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Fukushima release has South Korean politicians feasting, fastingBy Kim Arin
Published : Sept. 3, 2023 - 17:24
Japan’s disposal of wastewater from the wrecked Fukushima nuclear power plant has politicians in South Korea responding in contrasting fashion, with one side fasting to protest the Japanese government's actions and the other side feasting to promote seafood consumption.
Democratic Party of Korea head Rep. Lee Jae-myung, on the fourth day of a hunger strike, said he would call on the international community to join his party’s protests against the Japanese government over the water’s release, in a press conference on Sunday.
“The dumping of the wastewater contaminated with radioactive materials by Japan is in direct violation of the London Convention on marine pollution,” he said. “It is time for the international community to step in and call out this clear breach of the international law, stop Japan’s misbehavior and stand united to preserve marine safety.”
The main opposition leader said he penned a letter to the heads of states and governments of the 86 signatories of the London Convention to collectively rally against the release of the Fukushima wastewater.
Announcing his hunger strike Thursday, Lee urged the Yoon Suk Yeol administration to bring the wastewater’s release to the International Tribunal for the Law of the Sea.
Lee’s hunger strike, the end date of which he has not announced, coincides with his impending questioning by prosecutors in a series of criminal investigations into corruption allegations surrounding him and his aides. He was due to appear before prosecutors Wednesday, but the questioning has since been postponed at his request.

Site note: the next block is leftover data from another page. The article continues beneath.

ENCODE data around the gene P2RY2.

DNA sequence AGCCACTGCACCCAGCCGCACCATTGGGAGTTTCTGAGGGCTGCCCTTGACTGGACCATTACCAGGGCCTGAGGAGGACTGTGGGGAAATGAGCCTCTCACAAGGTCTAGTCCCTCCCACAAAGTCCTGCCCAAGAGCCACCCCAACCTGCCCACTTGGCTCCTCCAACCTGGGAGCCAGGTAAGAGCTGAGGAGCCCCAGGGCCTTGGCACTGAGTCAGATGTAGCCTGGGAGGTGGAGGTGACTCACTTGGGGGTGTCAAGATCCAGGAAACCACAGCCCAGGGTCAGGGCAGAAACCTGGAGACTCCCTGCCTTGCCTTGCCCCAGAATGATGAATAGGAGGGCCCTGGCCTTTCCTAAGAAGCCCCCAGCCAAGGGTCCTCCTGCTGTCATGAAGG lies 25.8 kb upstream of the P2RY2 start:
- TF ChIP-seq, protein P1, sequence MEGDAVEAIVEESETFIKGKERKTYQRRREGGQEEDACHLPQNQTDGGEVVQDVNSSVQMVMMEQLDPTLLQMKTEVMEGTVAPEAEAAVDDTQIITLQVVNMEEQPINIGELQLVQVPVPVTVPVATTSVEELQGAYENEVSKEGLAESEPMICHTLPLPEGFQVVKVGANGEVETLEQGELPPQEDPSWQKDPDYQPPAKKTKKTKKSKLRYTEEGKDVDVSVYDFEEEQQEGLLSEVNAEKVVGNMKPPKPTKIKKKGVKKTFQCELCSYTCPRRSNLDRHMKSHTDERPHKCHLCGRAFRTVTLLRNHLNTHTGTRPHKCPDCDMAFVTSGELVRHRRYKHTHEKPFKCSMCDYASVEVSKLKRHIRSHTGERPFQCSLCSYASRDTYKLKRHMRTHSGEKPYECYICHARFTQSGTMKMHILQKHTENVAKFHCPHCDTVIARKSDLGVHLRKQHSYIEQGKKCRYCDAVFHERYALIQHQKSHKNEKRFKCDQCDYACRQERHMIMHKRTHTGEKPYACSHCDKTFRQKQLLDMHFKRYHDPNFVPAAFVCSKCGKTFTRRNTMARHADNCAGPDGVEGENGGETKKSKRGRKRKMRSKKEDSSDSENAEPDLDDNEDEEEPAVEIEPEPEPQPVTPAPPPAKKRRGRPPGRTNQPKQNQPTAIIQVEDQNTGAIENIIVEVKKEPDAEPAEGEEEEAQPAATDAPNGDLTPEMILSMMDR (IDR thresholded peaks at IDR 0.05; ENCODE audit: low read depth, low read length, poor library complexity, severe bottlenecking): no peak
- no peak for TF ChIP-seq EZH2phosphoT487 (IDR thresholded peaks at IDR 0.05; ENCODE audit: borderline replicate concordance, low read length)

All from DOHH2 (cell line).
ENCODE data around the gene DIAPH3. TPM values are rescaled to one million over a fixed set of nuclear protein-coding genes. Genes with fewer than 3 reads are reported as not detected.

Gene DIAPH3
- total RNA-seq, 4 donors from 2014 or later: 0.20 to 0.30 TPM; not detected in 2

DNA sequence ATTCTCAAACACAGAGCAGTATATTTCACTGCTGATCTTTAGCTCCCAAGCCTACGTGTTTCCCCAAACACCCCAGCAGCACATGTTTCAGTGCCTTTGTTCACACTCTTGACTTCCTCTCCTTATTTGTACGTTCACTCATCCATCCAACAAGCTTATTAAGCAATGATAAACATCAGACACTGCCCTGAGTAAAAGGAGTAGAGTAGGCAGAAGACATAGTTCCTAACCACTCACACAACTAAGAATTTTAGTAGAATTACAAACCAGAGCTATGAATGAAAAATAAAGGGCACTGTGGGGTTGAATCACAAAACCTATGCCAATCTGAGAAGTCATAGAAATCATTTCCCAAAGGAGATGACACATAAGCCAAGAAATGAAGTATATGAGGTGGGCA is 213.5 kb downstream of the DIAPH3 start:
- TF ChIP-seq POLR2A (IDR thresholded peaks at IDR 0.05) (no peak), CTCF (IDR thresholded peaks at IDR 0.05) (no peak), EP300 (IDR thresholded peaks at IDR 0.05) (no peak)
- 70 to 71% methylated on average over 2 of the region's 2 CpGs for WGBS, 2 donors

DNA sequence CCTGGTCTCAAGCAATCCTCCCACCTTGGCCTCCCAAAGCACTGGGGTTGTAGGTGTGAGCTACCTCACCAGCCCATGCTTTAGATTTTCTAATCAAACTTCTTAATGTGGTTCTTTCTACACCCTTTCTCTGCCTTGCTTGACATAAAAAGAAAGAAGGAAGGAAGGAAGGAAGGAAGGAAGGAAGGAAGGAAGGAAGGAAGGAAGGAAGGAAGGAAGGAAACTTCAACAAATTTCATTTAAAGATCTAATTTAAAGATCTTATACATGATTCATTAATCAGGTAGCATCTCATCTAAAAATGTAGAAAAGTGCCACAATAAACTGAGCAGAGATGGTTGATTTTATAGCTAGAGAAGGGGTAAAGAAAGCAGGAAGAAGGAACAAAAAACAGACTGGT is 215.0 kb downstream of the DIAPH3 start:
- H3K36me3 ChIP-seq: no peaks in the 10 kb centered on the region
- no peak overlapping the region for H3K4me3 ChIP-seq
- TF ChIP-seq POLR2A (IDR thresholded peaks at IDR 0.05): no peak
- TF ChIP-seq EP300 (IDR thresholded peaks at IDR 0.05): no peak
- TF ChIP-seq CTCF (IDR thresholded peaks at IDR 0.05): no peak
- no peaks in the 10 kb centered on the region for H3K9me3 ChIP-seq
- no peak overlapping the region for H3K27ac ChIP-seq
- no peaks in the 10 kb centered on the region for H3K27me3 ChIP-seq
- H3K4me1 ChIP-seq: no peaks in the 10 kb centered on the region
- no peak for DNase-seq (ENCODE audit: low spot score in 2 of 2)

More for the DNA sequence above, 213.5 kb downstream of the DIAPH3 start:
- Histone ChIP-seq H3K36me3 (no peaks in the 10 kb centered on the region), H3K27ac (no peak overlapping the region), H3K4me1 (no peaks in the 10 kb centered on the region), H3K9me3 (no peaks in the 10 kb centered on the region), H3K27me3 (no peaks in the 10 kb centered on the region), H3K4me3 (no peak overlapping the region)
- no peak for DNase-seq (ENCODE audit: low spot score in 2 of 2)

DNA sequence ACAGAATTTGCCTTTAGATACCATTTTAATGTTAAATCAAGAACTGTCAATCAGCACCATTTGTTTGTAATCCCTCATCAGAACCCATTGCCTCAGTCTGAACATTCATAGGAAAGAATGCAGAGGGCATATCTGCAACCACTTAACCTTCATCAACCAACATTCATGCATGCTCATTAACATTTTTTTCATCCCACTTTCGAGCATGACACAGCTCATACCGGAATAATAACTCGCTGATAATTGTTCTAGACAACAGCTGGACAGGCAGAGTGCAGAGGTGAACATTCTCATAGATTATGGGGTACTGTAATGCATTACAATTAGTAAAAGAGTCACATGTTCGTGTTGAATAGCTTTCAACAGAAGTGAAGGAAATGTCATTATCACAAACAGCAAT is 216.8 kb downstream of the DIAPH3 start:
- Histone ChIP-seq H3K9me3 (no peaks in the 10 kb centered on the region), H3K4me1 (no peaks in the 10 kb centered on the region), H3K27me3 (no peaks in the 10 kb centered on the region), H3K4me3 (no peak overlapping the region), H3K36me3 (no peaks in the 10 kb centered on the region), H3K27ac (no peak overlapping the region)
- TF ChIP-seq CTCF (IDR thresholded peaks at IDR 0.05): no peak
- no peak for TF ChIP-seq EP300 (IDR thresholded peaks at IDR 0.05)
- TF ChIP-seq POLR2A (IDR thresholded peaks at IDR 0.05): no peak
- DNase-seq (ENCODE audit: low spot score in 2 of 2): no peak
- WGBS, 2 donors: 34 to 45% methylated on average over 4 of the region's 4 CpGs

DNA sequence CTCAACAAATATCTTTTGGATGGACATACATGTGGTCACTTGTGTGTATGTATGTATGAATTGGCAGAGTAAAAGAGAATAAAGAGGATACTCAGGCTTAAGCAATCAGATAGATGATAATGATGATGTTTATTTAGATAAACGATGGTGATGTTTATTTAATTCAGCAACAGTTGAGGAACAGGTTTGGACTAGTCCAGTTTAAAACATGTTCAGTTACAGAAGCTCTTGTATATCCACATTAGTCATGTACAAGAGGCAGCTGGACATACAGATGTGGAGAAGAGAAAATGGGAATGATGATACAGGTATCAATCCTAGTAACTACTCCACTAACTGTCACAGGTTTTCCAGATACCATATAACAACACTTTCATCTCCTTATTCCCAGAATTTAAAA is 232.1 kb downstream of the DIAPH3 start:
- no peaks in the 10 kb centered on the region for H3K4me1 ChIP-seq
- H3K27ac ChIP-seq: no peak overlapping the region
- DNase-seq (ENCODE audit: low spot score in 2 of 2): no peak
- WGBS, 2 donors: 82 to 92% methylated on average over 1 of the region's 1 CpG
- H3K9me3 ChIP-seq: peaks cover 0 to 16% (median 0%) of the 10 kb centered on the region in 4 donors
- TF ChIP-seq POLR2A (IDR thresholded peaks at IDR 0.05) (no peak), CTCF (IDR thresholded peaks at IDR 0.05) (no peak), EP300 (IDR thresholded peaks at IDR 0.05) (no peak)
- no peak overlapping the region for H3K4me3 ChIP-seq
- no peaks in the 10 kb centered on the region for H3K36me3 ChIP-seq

At the core of the Democratic Party’s Fukushima protests is its criticism of the Yoon administration’s foreign policy stance, more particularly its close alignment with Japan. “Our president is risking being complicit in Japan’s horrendous act of nuclear terrorism,” said the Democratic Party leader.
The ruling People Power Party says the opposition is purveying misinformation and conspiracy theories to rally its base, at the expense of Korea's fisheries industry.
The ruling party lawmakers said the wastewater was diluted and treated prior to being released as per International Atomic Energy Agency standards, and that the opposition was exaggerating the dangers the discharge poses to marine life at the cost of damage to the fishing industry.
The party’s lawmakers took turns staging dinners at seafood restaurants with the aim of showing it is safe to continue to consume fish and other seafood.
“It’s unfortunate how some in politics have chosen to turn to false information and fan public anxiety to advance their personal political goals,” Rep. Kim Gi-hyeon, the ruling party’s leader, told reporters.
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